Jackie Burke, Clinical Director of NSW Rape Crisis Centre


When people make decisions that greatly improve the wellbeing of women and children who have experienced sexual or domestic violence, I feel we are getting somewhere as a community.

Jackie Burke, the Clinical Director of Rape and Domestic Violence Services Australia, is responsible for five counselling services as well as research and training projects. She also plays a role in business development. The primary focus of her work has been the consultation and research into vicarious trauma, the potentially severe impact on staff of working with trauma victims. This has revealed that there are effective ways to manage vicarious trauma and that doing so produces benefits in terms of staff wellbeing, attrition rates, productivity, quality of work, unplanned absence and workers’ compensation. Jackie has spent the last 12 years supervising counsellors who work with victims of interpersonal trauma (sexual assault, domestic violence, child abuse and neglect). She has discovered that it is cheaper to manage vicarious trauma than to overlook it – and has found it rewarding to identify ways to help other organisations implement effective vicarious trauma management programs for their staff. Jackie believes it is vital for Rape and Domestic Violence Services Australia to operate to maximum effect for those who need its support.

Jackie was born in Wales where at least three generations of women in her family were ‘troubled but not stymied by male privilege’. While there was a legacy of feminism in her family, Jackie says, ‘Even though my mother, my grandmother and my auntie have all been feminist in their values and actions, I don’t believe they would have used the “f” word.’ Jackie attended primary school at a small town school in the Cotswolds, then secondary school at Pate’s Grammar School for Girls in Cheltenham. After leaving school she emigrated to Australia, where she first studied Chinese medicine and yoga. At the age of 24 she opened a business in Darwin, treating patients, teaching yoga, and training practitioners. She then moved to NSW and embarked upon further study, earning an honours degree in psychology from the University of New England, also completing post-graduate qualifications in counselling. In her second year she was accepted into the Golden Key International Honours Society, an organisation providing recognition and assistance for students in the top 15 per cent of their field of study.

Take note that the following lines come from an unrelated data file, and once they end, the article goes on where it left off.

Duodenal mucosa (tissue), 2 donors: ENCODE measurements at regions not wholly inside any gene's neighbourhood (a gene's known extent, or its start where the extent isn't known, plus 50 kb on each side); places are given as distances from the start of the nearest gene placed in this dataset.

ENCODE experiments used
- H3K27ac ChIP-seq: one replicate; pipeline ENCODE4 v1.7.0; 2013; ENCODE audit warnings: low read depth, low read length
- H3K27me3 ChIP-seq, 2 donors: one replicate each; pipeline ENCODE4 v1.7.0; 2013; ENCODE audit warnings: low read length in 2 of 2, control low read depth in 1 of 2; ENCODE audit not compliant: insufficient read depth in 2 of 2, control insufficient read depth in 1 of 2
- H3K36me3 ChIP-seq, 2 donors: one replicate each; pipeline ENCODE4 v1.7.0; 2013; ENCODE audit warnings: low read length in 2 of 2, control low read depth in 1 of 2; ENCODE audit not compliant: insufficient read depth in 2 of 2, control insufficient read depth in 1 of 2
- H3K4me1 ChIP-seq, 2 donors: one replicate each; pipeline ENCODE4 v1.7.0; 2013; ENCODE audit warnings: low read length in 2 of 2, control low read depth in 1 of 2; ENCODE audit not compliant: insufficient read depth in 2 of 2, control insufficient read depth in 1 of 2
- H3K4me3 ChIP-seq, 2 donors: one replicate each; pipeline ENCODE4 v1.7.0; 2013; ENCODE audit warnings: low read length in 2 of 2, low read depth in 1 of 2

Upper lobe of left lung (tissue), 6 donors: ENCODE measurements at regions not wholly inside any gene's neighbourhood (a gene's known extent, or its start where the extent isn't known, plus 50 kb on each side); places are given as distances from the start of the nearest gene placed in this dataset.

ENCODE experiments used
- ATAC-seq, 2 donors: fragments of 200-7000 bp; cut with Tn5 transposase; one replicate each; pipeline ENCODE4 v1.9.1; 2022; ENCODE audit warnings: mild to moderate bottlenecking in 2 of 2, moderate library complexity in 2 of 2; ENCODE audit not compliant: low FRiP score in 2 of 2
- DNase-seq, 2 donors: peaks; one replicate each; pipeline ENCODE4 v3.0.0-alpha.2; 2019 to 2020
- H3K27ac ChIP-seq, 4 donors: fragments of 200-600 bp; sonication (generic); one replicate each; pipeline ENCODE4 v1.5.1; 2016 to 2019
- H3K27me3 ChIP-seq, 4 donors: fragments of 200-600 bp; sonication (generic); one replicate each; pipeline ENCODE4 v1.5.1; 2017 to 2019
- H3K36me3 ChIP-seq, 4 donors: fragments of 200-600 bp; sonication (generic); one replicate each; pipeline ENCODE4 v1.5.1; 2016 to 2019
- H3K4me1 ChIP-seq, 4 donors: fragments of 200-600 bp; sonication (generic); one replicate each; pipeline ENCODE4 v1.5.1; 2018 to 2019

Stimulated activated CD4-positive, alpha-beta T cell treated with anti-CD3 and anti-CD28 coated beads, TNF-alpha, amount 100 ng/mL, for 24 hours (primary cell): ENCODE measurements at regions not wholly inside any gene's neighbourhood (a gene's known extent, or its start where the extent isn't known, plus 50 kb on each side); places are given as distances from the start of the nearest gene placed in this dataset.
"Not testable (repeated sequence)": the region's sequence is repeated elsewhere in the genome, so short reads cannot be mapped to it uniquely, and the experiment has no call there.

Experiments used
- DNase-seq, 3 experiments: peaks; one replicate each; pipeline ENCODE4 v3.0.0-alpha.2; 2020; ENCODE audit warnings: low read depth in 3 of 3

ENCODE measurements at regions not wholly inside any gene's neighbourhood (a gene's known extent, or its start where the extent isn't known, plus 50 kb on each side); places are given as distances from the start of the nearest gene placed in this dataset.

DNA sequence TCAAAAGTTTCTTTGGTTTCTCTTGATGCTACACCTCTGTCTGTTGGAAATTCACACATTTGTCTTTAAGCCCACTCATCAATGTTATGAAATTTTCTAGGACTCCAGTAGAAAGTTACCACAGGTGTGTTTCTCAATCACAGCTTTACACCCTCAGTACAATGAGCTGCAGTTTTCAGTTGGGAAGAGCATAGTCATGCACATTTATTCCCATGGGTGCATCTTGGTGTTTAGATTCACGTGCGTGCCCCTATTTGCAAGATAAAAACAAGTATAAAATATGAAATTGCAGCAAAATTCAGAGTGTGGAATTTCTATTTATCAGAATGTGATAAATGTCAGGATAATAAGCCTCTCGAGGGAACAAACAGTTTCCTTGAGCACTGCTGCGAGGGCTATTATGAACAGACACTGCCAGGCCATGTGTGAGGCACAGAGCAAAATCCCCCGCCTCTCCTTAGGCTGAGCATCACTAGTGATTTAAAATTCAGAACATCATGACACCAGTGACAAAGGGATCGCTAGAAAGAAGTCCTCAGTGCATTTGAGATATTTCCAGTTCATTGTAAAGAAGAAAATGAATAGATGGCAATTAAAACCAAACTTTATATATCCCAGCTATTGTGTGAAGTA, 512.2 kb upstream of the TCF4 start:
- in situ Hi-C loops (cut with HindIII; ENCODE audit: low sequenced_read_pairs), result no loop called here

Jackie then returned to Darwin and worked as a counsellor for adult survivors of childhood sexual abuse. This happened by chance because there were limited jobs available at the time. The work suited her philosophy and values, and she soon realised that she had a different perspective to most people. She perceived that a natural reluctance to come face to face with abomination, human cruelty and intense suffering tends to lead to avoidance, almost a denial of these things, that people seem to feel that their own safety is compromised in some way. And yet at the same time she recognised that their existence should be acknowledged if they were to be prevented. Jackie’s decision to work in this area defined the direction of her career, her life path.

After many years’ experience in counselling, supervising and supporting other counsellors, in 2007 Jackie’s work was recognised when the NSW Work Cover Award for Best Solution to an Identified Workplace Issue was bestowed on the NSW Rape Crisis Centre Vicarious Trauma Management Program. She received funding to continue research into the effective management of vicarious trauma. She has also been invited to provide many keynote addresses at conferences throughout Australia on the topics of psychological injury in the workplace and vicarious trauma. Jackie also advises government and community sector organisations, assisting them to develop effective management practices regarding vicarious trauma.

Jackie believes that it would be enormously beneficial if more professionals, such as the judiciary, medical practitioners and counsellors, understood better that violence against women is one of the most serious causes and consequences of inequality, and one of the key determinants for women at risk of poverty and disadvantage. Greater awareness would facilitate better decisions. At the same time, however, Jackie considers that the quality of media coverage is progressing, stimulating public debate and understanding. Law reform has improved and each year knowledge about best practice therapy is growing, particularly insight into the most effective path of recovery for individuals.

‘In the end, though, we need to stop it! We need to get much, much better at primary and secondary prevention!’ These words demonstrate the strength of Jackie Burke’s conviction, and reflect the energy with which she has worked and is working to end violence against women and children who have experienced sexual or domestic violence.



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